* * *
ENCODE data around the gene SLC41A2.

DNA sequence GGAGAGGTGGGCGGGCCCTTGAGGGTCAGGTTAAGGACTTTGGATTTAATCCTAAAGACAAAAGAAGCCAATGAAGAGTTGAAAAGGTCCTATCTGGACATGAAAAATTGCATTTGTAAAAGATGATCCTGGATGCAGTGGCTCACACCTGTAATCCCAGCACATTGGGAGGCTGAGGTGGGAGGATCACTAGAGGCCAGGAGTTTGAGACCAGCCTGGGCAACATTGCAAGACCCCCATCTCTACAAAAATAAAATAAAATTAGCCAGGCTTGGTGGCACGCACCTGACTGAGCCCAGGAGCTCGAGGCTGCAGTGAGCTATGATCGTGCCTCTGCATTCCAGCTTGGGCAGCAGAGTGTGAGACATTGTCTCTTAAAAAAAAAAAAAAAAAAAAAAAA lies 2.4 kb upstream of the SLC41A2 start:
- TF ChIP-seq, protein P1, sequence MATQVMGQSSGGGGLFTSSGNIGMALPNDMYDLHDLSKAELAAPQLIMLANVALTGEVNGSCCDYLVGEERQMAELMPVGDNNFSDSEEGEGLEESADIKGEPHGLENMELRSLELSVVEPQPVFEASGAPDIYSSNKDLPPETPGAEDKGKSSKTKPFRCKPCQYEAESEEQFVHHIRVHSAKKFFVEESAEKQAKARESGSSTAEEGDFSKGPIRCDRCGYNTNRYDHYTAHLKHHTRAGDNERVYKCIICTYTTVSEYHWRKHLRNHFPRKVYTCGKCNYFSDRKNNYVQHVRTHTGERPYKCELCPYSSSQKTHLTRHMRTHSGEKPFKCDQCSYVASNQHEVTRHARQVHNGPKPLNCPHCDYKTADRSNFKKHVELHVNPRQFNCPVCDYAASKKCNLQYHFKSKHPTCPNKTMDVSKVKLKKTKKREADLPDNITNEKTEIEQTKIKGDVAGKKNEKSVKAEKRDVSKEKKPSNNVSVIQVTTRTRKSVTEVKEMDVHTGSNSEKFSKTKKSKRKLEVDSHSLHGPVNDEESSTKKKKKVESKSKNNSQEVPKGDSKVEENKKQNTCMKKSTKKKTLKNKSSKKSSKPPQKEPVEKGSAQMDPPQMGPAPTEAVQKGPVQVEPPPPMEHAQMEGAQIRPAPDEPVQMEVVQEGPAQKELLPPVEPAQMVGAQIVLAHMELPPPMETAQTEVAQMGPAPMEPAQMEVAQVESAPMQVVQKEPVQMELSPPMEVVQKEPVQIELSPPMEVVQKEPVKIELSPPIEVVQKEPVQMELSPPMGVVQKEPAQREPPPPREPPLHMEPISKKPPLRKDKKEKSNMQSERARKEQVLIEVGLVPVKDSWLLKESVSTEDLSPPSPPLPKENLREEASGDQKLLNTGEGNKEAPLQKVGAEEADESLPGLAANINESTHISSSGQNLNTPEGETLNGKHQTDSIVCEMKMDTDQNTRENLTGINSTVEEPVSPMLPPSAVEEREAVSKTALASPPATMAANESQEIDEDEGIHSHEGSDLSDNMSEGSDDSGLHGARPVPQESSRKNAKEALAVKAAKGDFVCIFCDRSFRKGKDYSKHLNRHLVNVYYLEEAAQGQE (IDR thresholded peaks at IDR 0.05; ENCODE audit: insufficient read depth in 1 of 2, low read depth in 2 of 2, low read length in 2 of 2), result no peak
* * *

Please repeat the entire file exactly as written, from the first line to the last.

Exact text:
ENCODE data around the gene SLC41A2.

DNA sequence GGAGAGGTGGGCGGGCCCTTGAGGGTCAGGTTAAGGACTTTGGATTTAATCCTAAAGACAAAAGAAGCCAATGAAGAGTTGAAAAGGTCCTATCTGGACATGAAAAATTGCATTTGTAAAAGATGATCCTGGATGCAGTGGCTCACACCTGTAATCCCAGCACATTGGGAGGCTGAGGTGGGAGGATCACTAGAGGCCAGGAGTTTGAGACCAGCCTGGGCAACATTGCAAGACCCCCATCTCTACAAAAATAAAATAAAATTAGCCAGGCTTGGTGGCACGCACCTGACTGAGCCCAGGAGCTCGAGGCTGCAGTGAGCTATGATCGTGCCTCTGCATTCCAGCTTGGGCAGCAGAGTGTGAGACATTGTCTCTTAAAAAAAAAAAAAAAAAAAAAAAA lies 2.4 kb upstream of the SLC41A2 start:
- TF ChIP-seq, protein P1, sequence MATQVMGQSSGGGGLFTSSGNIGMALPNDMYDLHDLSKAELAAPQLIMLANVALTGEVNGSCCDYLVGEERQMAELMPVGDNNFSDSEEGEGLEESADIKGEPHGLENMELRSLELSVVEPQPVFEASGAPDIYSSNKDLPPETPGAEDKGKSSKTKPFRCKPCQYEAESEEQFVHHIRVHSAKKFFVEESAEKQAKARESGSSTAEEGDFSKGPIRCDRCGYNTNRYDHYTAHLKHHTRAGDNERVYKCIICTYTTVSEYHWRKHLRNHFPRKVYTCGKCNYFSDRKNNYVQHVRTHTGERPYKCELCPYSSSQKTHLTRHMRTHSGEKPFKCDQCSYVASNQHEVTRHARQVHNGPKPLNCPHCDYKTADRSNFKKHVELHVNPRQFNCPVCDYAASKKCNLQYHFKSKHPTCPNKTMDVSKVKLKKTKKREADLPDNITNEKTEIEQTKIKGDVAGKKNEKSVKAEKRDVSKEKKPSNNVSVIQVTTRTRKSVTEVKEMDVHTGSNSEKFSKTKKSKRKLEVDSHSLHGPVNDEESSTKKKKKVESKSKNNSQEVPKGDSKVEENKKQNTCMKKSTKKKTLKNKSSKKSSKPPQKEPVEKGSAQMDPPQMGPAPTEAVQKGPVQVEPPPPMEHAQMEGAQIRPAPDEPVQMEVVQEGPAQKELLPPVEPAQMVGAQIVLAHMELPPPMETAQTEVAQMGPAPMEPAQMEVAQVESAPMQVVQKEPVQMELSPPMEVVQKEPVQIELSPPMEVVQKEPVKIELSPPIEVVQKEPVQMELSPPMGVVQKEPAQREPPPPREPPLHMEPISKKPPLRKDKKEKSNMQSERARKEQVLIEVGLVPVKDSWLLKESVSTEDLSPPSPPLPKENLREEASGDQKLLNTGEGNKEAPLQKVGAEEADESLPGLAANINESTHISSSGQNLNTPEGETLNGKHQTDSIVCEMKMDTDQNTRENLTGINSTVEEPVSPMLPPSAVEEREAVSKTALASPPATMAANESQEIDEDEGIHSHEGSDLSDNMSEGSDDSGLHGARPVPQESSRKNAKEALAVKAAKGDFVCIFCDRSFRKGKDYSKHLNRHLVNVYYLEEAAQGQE (IDR thresholded peaks at IDR 0.05; ENCODE audit: insufficient read depth in 1 of 2, low read depth in 2 of 2, low read length in 2 of 2), result no peak